Comprising one-fifth of the earth’s population, China consumes more than a third of the fish pulled from the planet’s waters. With its demand outpacing supply, fisheries from China have joined other nations and set their eyes and their nets on African waters without concern for sovereignty or law.
Africans struggling to emerge from poverty are paying the price for these predations. Mozambique alone has lost 300,000 badly-needed jobs and as much as $3.3 billion in revenue – 10 times the amount East African nations make in legally licensing fishing by foreign vessels, according to the non-profit Stop Illegal Fishing.
Of the 130 vessels licensed to fish off Mozambique, only one belongs to Mozambicans. Many more foreign vessels are unlicensed. Without adequate patrol boats, Mozambique authorities can’t monitor, protect or enforce the laws on their own territorial waters.
It didn’t have to be this way. In 2010, Mozambique took action to assert greater control over its fisheries by commissioning a modern fishing fleet and a coastal security system. Its government set up an offshore patrol arm, a tuna-fishing corporation and the operating company for a domestic shipbuilding and repair facility. But not long after former President Armando Guebeza attended the ribbon-cutting for these entities in the fall of 2014, his government stopped responding to the contractors who delivered the ships and the training and then defaulted on a bond issuance taken to finance the forward-looking program.
It is unclear what was behind the short-sightedness by Mozambique’s government, but it was a discouraging turn for African countries that are trying to stand up for themselves in the face of foreign fishing. The capacity and the political will of African nations to combat illegal fishing varies from country to country.
On the West Coast of Africa, Sierra Leone has only one patrol boat for inspecting fishing in its waters. Following a BBC investigative report this spring on how Chinese trawlers were using prohibited tactics to scoop up thousands of tons of its fish, Sierra Leone banned Chinese fishing for a month.
In East Africa, Yasin Hagi Mahamoud, foreign minister of Somaliland, penned an open appeal to the international community in March in which he stressed the need for African nations to stand up to China and not grant it fishing licenses. “Somaliland’s small fishing fleet cannot compete with Chinese vessels and the advanced technology that they employ,” Mahamoud wrote.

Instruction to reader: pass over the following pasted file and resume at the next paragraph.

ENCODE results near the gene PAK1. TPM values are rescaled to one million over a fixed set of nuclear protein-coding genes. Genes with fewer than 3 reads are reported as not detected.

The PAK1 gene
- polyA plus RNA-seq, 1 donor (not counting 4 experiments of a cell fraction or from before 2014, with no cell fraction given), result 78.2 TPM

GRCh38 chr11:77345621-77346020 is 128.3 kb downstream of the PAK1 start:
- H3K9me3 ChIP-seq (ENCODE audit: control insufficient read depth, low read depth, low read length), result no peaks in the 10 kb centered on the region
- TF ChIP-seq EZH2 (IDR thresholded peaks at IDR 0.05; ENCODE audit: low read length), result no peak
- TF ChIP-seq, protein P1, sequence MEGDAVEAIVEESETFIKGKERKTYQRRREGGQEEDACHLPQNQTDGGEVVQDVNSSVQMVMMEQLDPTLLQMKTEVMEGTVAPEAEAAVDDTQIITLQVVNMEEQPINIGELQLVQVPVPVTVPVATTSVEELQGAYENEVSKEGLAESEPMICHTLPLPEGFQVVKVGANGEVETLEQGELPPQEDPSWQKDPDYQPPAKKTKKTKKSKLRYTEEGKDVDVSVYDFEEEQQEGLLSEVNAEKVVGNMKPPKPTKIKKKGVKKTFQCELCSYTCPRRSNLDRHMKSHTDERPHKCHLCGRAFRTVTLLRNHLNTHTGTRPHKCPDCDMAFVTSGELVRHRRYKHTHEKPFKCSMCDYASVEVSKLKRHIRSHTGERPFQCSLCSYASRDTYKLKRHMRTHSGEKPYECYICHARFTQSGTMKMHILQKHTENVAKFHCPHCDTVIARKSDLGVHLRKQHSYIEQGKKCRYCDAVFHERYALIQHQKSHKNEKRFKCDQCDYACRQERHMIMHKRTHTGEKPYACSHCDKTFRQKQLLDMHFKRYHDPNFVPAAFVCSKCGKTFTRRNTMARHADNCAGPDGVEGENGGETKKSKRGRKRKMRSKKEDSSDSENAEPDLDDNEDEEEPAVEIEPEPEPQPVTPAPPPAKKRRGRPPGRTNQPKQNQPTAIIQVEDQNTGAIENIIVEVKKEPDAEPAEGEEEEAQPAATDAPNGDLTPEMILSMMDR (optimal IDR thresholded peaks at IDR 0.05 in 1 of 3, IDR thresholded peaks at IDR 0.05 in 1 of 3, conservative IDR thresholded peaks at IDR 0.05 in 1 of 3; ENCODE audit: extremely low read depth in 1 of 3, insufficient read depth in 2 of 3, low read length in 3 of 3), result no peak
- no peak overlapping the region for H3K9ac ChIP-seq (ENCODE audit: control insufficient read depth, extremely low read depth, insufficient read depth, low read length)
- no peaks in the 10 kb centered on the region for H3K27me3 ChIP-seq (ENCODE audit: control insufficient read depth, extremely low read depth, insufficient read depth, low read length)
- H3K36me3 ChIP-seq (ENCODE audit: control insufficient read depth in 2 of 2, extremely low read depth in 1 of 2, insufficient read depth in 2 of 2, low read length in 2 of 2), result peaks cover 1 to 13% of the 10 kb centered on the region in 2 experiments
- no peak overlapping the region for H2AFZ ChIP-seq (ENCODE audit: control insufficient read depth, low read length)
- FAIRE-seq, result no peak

Both licensed and illegal foreign fishing have led to rising anger among local fishermen who have been edged out of their own waters. Somalia, which licenses the foreign fishing boats about which Somaliland has raised issues, insists the foreign trawlers stay at least 24 miles off the coast. Many of the Somali pirates so feared by international vessels began as vigilantes defending their fishing grounds from foreigners after the collapse of that country’s Siad Barre government in 1991.
Not all foreign fishing off Africa is done by China, but according to the U.K.-based Oceanmind, which tracks fishing globally, three-quarters of the ships off West Africa are registered to Chinese companies. To be detected by satellite, a vessel must have an electronic signal that allows ships to avoid collisions with one another switched on. Fishing ships engaged in illegal fishing are unlikely to use such a signal, so Oceanmind’s tracking surely underreports illicit fishing.
Predatory foreign fishing off Africa’s Indian Ocean coast has received less media attention than the Atlantic coast, but the impact is no less and possibly more disastrous. Mozambique imports food from South Africa in part because its domestic markets are denied the benefit of its own, rich fishing grounds.
Ironically, several of the tuna-fishing boats commissioned by Mozambique to develop its own commercial fleet are now being leased by a Chinese-owned company. Unlike Sierra Leone’s one patrol boat, Mozambique, despite well-intentioned efforts nine years ago, still has none. With 1,400 miles of coastline – as long as the United States’ Eastern seaboard – Mozambique should stop renting one of its greatest assets to a faraway nation for pennies on the dollar and undertake a serious effort to teach its under-employed population to tap into the offshore tuna stocks and provide them the tools to do so.
BY GREGORY TOSI
Gregory Tosi is an attorney practising international trade law in developing countries. He also builds personal submersibles and small boats.